• Delayed healing after surgery
  • Longer recovery time in between chemo cycles
  • Possible delayed radiation therapy because of debilitating side effects

Dehydration and fatigue are also common side effects from eating poorly. All these factors can severely impact one’s quality of life. 

To avoid weight loss, we want to make sure we are getting not only enough calories but also enough protein. Proteins are the building blocks of our cells. They are responsible for the body’s growth and repair. Getting a mix of calories from protein, fat and carbohydrates will help to keep you strong both mentally and physically.

Often, a day can fly by and we don’t realize how little we have eaten.  Keeping track allows you to pinpoint which nutrients are lacking so you can be more vigilant about eating/drinking more.  

Tracking nutrients (or calories) may be more challenging than simply writing down the foods you’ve eaten. If this is the case for you, don’t worry too much about that.  Just note down the foods you eat or drink and how much (roughly). 

If your doctor’s office has a dietitian on staff, they’ll gladly take a look at your journal and let you know how you’re doing. They’ll also be able to provide you with more detailed instructions on how to get stronger and avoid further weight loss.

Couple using the Nutrition Guide from the Mesothelioma Center
Free Mesothelioma Nutrition Guide
Access easy recipes that can help you manage your cancer symptoms.
Did questions participants ask during The Mesothelioma Center’s nutrition webinars you’ve participated in help you when working on the nutrition journal?

Most definitely! We really listen to our nutrition webinar participants to understand the challenges they experience during this journey. From my years of experience working at a cancer center to our interactions with our listeners, we created a wonderful resource for patients.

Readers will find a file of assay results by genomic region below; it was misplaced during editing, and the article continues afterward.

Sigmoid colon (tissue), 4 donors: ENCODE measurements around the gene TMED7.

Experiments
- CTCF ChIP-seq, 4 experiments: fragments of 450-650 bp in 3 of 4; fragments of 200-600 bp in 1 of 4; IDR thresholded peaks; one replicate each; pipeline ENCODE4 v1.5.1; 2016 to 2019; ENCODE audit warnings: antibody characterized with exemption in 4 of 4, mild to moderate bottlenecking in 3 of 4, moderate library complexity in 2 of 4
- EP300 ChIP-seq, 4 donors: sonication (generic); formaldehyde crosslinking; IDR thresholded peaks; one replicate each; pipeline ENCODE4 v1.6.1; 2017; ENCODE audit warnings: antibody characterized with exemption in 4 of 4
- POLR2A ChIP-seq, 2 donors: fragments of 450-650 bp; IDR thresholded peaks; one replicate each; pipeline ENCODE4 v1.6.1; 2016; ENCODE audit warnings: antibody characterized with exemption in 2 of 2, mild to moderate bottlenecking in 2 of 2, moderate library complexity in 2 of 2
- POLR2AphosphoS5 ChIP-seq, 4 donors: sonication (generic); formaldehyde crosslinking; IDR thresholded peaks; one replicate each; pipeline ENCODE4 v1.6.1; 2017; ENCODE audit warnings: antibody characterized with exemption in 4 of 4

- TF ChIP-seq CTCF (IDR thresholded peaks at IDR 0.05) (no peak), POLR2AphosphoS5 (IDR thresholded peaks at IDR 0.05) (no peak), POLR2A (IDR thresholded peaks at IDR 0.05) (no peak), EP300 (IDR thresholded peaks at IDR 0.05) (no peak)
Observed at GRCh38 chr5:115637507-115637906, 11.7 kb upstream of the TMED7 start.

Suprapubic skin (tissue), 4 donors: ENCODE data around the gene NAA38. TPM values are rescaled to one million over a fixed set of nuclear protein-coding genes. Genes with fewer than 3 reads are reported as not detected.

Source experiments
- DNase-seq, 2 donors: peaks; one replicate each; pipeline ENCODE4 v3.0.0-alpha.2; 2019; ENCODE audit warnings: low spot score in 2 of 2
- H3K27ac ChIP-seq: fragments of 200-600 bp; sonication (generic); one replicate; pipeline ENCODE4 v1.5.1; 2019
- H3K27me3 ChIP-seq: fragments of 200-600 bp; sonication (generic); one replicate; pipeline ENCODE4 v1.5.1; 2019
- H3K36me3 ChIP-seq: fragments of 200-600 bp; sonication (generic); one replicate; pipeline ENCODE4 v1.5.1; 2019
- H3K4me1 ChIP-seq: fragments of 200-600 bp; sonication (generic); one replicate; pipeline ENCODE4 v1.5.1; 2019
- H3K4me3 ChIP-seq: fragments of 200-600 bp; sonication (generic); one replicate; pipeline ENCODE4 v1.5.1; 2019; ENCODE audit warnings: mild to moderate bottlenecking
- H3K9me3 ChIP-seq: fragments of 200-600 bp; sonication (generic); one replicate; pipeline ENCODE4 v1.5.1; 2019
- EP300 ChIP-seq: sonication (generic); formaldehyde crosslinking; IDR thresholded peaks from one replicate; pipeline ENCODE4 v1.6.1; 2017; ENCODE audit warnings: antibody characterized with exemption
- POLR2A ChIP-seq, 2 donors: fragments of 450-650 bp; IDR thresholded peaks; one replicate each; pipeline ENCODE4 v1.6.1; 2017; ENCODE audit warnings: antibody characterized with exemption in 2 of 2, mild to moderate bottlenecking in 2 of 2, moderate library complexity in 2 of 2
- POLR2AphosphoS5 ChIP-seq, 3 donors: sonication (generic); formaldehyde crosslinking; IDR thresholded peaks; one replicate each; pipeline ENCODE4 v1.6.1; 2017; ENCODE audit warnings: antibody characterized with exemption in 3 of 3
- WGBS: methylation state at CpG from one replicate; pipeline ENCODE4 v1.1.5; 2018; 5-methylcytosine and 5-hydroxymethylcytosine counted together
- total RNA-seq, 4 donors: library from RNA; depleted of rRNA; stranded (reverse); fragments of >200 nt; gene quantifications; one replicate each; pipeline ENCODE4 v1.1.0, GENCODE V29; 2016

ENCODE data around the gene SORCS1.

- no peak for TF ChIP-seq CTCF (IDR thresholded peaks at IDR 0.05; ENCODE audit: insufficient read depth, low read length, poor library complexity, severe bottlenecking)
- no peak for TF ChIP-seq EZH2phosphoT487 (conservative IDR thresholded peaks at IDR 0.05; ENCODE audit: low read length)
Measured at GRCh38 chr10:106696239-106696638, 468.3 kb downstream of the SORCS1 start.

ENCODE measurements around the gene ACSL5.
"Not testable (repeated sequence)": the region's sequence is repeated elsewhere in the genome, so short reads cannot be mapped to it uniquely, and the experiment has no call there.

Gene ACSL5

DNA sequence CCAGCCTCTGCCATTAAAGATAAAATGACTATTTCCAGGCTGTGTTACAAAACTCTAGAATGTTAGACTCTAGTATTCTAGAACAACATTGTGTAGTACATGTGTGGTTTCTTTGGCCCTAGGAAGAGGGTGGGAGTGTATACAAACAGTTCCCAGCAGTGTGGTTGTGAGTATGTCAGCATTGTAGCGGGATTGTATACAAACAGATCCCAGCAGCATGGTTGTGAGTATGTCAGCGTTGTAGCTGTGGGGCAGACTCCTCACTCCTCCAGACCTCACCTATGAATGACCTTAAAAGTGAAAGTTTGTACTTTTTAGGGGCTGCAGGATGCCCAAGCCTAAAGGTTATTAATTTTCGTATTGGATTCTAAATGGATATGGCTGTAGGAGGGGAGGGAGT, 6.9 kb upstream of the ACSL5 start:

These conversations also help me choose the recipes and tips that I share in the health and wellness blogs I write for Some of these include hydrating coolers, satisfying smoothies, hearty soups and comforting soft foods. There’s something for everyone in the blogs and I hope you find some new go-to meals that will make a tough situation just that little bit better. 

Often, it’s the little things that make a big difference. Finding a new drink or a new food that sits well can be a great feat and it can be really helpful to document that in your nutrition journal.

What are some of the most common questions mesothelioma patients and caregivers ask you about nutrition?

We do get some commonly asked questions and fortunately our blogs answer many! These are a few of the most commonly asked questions:

Does sugar feed cancer?

What kind of foods should I be eating to help keep me a healthy as possible?

Another commonly asked question is “Do you recommend meeting with a dietitian?” Of course my answer is a resounding yes! 

Dietitians are key players in your army of fighters. As I mentioned earlier, weight loss leads to delayed treatment and worsening of symptoms. They can arm you with the tools you need to stay stronger and healthier during your treatment. 

Your medical team will be able to put you in touch with a dietitian if you don’t already have one. For more information you can check out our other blogs at the Mesothelioma Center including our most recent nutrition webinar!